In the present case, however, the Board does not see the patent proprietor's renumbering of its requests in the first instance proceedings as a deliberate attempt to introduce new matter for consideration in the appeal procedure for the first time. The patent proprietor pointed out - and the other parties did not contest it - that in the oral proceedings at first instance the Opposition Division announced its conclusion that the subject-matter of claim 1 of the patent as granted lacked novelty over both D4 and D18. It is undisputed that the same conclusion would have applied to the subject-matter of claim 1 of the present first auxiliary request too, since the amendments carried out in the latter merely eliminated an alternative which was unrelated to the novelty objections based on D4 and D18. Accordingly, the substantive issues underlying the present first auxiliary request were in fact considered by the Opposition Division in a manner which adversely affected the patent proprietor. Under these circumstances, the renumbering of the requests at first instance cannot be seen as an abuse, but rather as an attempt to increase procedural efficiency.

For these reasons, the Board admits the first auxiliary request into the proceedings.

In view of the Board's conclusion that the Opposition Division considered this request in substance, there is also no reason to accede to the request of opponent 1 to remit the case to the department of first instance under Article 111(1) EPC for further prosecution on the basis of the first auxiliary request.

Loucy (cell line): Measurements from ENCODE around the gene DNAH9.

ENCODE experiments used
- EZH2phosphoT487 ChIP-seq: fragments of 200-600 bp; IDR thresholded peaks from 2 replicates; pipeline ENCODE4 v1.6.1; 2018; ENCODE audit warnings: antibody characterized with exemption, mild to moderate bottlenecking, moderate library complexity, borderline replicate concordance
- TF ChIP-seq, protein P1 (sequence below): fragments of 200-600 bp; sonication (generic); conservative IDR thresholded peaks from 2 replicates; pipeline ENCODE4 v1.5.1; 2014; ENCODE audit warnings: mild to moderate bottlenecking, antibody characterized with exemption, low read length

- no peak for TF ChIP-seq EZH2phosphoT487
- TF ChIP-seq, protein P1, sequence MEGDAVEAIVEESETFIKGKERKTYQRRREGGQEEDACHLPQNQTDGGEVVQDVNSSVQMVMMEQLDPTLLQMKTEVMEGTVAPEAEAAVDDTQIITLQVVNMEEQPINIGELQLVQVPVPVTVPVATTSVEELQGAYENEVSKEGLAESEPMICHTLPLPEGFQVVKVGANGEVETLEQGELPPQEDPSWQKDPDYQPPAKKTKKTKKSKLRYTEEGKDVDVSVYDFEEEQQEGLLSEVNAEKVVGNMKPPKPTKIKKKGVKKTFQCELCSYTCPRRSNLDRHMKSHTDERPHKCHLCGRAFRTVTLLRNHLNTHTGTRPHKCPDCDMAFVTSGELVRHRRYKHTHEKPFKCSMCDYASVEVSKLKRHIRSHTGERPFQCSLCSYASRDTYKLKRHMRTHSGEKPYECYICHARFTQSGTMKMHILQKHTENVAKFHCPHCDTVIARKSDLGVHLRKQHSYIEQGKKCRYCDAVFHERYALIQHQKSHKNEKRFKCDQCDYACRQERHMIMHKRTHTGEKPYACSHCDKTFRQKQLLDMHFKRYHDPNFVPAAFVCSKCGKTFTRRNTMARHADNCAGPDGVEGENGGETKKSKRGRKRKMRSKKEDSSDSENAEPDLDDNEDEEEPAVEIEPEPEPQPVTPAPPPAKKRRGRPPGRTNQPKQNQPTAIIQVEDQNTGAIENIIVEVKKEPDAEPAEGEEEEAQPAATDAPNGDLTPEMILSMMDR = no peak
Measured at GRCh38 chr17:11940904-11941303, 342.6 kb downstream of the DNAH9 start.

5. Basis in the application as filed

The subject-matter of claim 1 of the first auxiliary request is based in particular on claims 1, 10, 11 and 13, page 2, lines 10 to 23 and page 4, lines 23 to 28 of the application as originally filed.

The combination of original claims 1 and 10 disclosed that the catheter kit comprised "at least two sections", and that "at least two sections [were] divided into a pair of separate sections". As a consequence, a catheter kit comprising more than two sections was not excluded, as it is not excluded according to the definition of claim 1 of the first auxiliary request. As for the objection of opponent 1 that the sections were originally disclosed as being physically apart, claim 1 of the first auxiliary request defines the sections as "separate sections". In the Board's view, this expression implies no less physical separation than that implied by the term "divided into" employed in claim 10 as originally filed.